“The Saint of Last Resorts: Part Two” highlights the absolute best and worst of Constantine. It’s not hard to digest that our greasy hero will find his way out of the horror that had befallen him before the winter break that much is clear. But, the convenient plot somehow removes all sense of danger by thrusting John back into the status quo we’ve seen eight times before.
The John Constantine I know is in a constant state of decay. There is something about the character that is attracted to darkness. He can’t resist inflicting pain on himself in a misguided effort to balance the universe. And, in a moment of writing clarity that team behind “The Saint of Last Resorts: Part Two” understand that core part of John’s character.
What they don’t understand is the longstanding state of decay. By the time the credits roll you’ll find a John Constantine who’s arguably learned nothing, a supporting cast who somehow despite all odds performed something previously thought impossible, and the ramifications of the week’s events wiped clean for next Friday.
I know that’s the nature of the show as it was designed. Despite this, I can’t help but feel a little shortchanged by just how messy everything began this week and how quickly it was all tied up. Take Zed’s predicament for example. At the top of the episode she’s locked in the back of a van with a dead body on her way back to her “father.” Within 5 minutes she’s out of the van, on the run, and on her way to Mexico… wait what?
She arrives in Mexico to find out John is locked in prison, for killing five gang members. Which consequently was one of the best scenes this series has ever pulled off. Seeing John wake up with a severed arm beside him only for the camera to pull out and display a grisly masterpiece of death was brilliant.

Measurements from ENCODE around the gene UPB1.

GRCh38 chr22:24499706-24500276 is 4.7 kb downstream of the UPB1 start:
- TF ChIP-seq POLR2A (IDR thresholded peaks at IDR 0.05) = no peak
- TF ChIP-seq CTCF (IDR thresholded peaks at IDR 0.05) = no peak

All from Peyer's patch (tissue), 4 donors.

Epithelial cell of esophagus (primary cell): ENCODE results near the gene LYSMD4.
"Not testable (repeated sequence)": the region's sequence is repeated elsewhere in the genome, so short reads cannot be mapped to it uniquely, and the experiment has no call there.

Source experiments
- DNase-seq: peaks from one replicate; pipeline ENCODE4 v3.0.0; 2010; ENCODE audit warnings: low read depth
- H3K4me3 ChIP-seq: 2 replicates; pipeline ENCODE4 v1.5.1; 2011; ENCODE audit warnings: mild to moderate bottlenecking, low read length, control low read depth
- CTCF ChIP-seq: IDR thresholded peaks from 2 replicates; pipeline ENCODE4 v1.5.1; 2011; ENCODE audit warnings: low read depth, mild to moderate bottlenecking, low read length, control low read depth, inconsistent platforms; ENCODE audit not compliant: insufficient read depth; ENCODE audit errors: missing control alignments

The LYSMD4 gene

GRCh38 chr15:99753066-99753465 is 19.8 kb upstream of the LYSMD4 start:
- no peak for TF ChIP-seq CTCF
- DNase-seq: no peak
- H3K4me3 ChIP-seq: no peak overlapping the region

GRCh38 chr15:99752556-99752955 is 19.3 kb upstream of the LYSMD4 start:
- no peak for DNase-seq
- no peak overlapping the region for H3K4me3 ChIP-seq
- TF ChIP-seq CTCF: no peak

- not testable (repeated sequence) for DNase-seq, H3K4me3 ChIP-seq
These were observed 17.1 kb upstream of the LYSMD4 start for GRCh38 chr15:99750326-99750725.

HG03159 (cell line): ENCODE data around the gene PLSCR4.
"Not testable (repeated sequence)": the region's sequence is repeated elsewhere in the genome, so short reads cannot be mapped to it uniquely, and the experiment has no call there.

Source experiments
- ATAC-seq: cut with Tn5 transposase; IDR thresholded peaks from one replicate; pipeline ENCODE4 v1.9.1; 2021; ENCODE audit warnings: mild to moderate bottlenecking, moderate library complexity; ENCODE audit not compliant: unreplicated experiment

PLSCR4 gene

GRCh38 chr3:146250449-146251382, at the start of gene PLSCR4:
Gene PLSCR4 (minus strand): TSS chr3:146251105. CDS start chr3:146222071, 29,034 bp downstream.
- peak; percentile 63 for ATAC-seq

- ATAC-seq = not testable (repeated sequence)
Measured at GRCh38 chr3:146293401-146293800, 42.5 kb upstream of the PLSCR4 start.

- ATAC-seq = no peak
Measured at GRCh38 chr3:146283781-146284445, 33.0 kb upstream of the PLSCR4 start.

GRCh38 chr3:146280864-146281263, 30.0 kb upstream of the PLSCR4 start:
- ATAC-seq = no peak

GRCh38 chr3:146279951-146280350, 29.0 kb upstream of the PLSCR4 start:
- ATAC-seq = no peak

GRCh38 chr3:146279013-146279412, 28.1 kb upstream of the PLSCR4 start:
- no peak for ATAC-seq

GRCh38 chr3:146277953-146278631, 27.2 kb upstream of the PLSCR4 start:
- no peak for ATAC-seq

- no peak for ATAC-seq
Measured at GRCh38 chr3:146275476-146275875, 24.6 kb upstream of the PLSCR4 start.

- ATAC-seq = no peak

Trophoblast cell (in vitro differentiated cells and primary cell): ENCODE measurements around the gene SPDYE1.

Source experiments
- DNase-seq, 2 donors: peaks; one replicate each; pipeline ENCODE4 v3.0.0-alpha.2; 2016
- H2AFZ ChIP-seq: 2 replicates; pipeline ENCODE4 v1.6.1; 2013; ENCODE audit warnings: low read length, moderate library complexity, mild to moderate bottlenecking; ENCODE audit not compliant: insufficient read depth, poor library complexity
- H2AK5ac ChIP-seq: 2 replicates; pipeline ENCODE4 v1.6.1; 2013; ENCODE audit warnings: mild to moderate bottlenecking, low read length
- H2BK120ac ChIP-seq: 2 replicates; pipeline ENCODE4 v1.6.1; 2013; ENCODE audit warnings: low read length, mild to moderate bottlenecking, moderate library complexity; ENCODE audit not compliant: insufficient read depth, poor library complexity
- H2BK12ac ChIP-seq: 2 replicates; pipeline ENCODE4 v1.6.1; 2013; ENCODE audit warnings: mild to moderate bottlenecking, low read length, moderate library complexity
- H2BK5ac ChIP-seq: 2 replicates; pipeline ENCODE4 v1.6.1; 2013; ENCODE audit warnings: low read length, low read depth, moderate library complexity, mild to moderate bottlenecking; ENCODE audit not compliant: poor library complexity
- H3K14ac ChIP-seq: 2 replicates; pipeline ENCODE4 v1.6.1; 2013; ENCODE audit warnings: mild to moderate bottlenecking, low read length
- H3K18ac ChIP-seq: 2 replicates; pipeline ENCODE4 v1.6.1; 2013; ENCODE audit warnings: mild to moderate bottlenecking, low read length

The situation in the jail was desperate. I was on the edge of my seat waiting for the demon to take hold again. While I did enjoy the scene where John let loose in the mess hall, it felt like they blew their effects budget when they shied away from the carnage.
So the episode progressed to a point where Anne-Marie is convinced to help John because Zed reveals Constantine’s conversations with Manny. This I buy, utterly and completely. Manny’s inclusion here was perfectly balanced and the more we see of this character the better. But, here Anne-Marie was given her chance at redemption, by trying to do what she failed to do with John at Newcastle.
Constantine works best within a state of utter dread. There can be comic relief (like the moment with Chas finding his unique way into the jail – that million dollar smile) but it should be a brief reprieve from the darkness. Instead we get a complete reprieve from the darkness. Anne-Marie and Constantine are given personal salvation.
I didn’t buy the immediate believe in yourself moment for the exorcism to work. Perhaps we don’t know enough about Anne-Marie but I just didn’t feel the moment from Matt Ryan either. In fact he seemed to be having the best time as a fucked up demonic version of himself. Which I welcome, wouldn’t it be something for Constantine to be the rising darkness himself? Wouldn’t that put our hero in a provocative place going into the backend of the season. It would also give us much more depth to the supporting players.
Even here, without John behind the wheel of the episode Chas and Zed didn’t have much to do. I can’t be bothered to watch characters that seem to have no personal motivation of their own. I know they were devoted to their friend and know the risks of letting him loose, but not even once did they have their own reasons implied.
Perhaps I’m pulling too hard at the threads of this show. I just want it to be better, and I know it can be better. If we look to Arrow or even The Flash you can see the supporting players flourishing over time, and a sense of progression in the overall story. I felt like tonight started so strong, and by the end moved us right back to where we were before the winter break. I still enjoy the show immensely, but I want it to grow.